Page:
Access to Health Care
{county}, {state}

Ensuring access to health care providers is an important way to improve public health outcomes for residents in {county}, {state}. In particular, vital health care services can be prohibitively expensive without health insurance. While the uninsured rate has fallen in recent years, it remains unevenly distributed across the United States, and within {county} as well. And even when {county} residents do have health insurance coverage, people with limited funds, mobility issues, or lack of transportation options still may not be able to get the care they need.

Health Insurance Coverage in {county}, {state}

Health coverage status of {county} residents, 2013-2017:

Health insurance is any program that helps pay for medical expenses. There are two main types of health insurance: private and public. Private insurance is purchased from companies, either directly by individuals or by employers for their employees. Public insurance, which includes Medicare (for seniors) and Medicaid (for Americans experiencing low-income and individuals with disabilities), is supplied by the government. {county} residents may have more than one type of health insurance, so the percentages here do not add up to 100.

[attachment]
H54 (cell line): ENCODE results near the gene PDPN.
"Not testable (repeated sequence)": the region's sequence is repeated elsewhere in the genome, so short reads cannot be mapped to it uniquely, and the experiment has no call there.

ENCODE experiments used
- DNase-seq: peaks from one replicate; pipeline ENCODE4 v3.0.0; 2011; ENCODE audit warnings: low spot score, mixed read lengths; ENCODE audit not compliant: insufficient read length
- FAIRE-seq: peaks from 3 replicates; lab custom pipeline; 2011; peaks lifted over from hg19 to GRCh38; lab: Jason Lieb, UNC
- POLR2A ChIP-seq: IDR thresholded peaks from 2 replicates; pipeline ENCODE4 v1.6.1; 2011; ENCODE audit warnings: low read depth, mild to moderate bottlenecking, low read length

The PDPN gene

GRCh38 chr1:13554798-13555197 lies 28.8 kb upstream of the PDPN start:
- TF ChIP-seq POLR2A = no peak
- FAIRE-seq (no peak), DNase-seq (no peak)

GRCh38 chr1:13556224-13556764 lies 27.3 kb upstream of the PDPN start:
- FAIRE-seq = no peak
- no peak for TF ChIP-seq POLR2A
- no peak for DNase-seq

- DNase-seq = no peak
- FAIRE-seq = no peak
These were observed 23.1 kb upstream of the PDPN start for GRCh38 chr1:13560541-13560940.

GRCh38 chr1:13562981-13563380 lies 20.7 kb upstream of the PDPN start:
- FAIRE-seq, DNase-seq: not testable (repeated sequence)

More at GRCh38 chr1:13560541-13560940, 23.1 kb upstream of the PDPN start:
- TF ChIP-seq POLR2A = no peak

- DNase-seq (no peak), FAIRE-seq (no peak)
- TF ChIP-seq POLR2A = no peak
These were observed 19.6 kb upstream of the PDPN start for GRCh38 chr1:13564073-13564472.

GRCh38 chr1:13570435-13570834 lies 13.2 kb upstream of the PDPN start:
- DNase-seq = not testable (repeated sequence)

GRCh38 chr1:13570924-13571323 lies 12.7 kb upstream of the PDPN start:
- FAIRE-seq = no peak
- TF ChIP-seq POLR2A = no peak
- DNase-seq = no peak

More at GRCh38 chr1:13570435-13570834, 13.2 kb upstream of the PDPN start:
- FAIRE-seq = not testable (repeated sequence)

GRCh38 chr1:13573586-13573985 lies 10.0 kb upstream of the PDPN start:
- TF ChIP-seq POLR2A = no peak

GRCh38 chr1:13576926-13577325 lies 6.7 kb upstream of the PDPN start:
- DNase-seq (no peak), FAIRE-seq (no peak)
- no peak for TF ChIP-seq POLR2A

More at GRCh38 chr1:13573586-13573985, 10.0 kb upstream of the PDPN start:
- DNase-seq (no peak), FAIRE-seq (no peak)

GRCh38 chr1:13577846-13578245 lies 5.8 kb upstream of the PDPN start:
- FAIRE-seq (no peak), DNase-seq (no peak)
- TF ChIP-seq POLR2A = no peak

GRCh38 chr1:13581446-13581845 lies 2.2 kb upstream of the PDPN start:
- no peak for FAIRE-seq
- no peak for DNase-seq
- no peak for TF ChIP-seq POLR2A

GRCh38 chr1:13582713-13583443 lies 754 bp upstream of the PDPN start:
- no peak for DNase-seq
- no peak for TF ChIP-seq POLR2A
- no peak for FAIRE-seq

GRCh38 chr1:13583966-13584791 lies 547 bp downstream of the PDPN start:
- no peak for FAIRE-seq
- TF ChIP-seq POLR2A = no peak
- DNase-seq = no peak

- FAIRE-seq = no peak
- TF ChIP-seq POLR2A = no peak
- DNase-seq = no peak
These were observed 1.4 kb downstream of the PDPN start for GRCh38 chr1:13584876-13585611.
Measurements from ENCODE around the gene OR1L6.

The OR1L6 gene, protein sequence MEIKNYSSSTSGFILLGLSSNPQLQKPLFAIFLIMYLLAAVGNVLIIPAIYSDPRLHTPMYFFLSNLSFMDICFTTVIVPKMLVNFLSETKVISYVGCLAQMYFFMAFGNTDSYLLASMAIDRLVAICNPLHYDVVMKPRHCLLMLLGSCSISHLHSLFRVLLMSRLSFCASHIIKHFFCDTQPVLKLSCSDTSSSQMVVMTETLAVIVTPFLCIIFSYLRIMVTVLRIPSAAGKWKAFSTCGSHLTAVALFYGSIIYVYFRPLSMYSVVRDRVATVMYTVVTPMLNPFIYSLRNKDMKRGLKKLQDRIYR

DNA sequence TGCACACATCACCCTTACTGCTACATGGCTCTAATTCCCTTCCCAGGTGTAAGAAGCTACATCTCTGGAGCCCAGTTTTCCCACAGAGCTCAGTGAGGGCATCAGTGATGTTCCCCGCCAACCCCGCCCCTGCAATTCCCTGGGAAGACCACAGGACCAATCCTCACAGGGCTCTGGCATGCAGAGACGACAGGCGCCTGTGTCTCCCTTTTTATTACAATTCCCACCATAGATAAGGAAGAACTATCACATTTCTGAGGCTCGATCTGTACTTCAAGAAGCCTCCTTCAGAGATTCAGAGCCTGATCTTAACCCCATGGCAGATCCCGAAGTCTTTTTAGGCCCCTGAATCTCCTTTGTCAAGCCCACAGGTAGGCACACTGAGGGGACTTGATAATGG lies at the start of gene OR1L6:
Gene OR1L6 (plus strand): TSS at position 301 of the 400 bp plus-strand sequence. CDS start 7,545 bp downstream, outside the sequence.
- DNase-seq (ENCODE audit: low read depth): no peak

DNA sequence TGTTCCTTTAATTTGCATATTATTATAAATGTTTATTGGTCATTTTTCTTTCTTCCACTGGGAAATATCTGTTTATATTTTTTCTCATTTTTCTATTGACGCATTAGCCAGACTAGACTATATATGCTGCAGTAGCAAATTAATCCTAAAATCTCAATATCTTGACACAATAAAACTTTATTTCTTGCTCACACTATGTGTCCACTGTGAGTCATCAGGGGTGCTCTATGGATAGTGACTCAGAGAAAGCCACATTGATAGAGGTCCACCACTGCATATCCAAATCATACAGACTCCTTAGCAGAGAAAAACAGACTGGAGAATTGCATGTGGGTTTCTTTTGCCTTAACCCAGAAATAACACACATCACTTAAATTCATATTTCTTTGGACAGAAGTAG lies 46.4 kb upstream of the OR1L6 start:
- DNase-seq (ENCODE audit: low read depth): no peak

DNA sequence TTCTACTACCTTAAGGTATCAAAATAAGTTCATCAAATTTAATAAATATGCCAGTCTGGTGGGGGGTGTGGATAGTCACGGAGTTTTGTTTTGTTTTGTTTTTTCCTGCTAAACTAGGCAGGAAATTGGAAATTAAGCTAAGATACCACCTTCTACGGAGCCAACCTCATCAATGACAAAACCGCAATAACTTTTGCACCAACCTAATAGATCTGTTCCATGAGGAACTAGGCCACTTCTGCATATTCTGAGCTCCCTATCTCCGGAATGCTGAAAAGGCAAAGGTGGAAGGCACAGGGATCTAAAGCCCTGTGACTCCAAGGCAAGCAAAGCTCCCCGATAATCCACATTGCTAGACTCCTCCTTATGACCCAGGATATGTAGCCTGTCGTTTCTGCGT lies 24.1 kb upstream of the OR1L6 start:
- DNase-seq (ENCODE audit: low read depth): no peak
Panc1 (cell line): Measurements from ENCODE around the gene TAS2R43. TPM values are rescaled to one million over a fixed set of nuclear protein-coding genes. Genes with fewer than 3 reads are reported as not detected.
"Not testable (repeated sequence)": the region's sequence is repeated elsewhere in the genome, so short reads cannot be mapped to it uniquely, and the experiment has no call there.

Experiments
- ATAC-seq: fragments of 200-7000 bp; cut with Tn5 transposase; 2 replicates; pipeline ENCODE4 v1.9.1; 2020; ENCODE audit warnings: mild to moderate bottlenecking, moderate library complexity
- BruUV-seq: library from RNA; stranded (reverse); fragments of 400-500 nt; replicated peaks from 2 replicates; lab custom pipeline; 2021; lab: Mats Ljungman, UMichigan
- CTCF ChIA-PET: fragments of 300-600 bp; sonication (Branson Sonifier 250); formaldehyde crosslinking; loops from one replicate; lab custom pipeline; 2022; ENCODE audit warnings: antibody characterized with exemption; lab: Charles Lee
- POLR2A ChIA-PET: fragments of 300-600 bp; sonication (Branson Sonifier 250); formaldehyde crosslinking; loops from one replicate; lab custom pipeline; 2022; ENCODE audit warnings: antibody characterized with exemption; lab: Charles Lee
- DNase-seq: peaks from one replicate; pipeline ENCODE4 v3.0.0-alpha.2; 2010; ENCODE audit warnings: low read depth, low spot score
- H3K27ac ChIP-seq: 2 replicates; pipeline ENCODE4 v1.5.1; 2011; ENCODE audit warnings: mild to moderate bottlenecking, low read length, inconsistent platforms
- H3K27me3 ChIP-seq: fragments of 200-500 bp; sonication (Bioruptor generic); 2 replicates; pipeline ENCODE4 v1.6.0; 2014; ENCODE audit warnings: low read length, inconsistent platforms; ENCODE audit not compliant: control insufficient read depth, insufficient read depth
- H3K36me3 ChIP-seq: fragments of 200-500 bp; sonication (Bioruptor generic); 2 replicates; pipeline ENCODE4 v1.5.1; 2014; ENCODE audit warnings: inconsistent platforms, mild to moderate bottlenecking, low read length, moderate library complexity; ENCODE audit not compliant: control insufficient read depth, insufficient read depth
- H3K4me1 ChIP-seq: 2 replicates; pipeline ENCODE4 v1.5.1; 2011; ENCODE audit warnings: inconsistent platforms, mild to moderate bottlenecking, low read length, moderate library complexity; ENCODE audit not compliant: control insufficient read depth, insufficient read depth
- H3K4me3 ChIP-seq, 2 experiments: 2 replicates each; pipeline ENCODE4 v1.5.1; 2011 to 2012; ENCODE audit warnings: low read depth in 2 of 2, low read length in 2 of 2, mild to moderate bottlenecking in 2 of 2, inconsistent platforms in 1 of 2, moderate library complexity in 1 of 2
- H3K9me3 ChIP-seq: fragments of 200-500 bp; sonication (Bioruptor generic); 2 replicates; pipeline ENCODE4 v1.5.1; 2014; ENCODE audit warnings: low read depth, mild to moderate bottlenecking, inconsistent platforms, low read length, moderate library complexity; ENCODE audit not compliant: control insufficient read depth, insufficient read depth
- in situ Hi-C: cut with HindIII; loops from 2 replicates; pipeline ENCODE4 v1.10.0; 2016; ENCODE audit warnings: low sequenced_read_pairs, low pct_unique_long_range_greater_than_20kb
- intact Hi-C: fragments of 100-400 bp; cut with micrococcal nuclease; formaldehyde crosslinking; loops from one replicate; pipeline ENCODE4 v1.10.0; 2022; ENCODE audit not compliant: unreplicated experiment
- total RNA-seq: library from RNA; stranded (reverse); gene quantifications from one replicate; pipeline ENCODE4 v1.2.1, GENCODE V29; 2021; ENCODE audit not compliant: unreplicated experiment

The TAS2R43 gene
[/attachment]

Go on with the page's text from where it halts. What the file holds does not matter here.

Where do uninsured residents live in {county}, {state}?

Note: Hover over a census tract in {county} to see the uninsured rate for that area. Use the time-slider beneath the map to see data for other five-year periods.

How does the uninsured rate vary by race in {county}? 

Health Care Provider Visits

Data from the CDC's Behavioral Risk Factor Surveillance System (BRFSS), and the National Survey of Drug Use and Health (NSDUH), indicate how often state residents receive medical care.

Within the past year, how many residents visited:

A Doctor for Checkup

2017, BRFSS

A Dentist or Dental Clinic

2016, BRFSS

Mental Health Services

2016-2017, NSDUH

How many residents needed to see a doctor in the past 12 months, but could not afford it?

About the Data

• Health insurance coverage data is from the American Community Survey, Table S2701. The percentage denominator is the population of noninstitutionalized civilians. Data for locations with populations under 60,000 is only available in 5-year estimates. This report uses the Census Bureau Data API but is not endorsed or certified by the Census Bureau.

Data about doctor and dental visits is from the CDC's Behavioral Risk Factor Surveillance System (BRFSS). 

• Mental health service visit data is from the National Survey on Drug Use and Health, conducted by the Substance Abuse and Mental Health Services Administration. The data is an estimate based on a two-year period.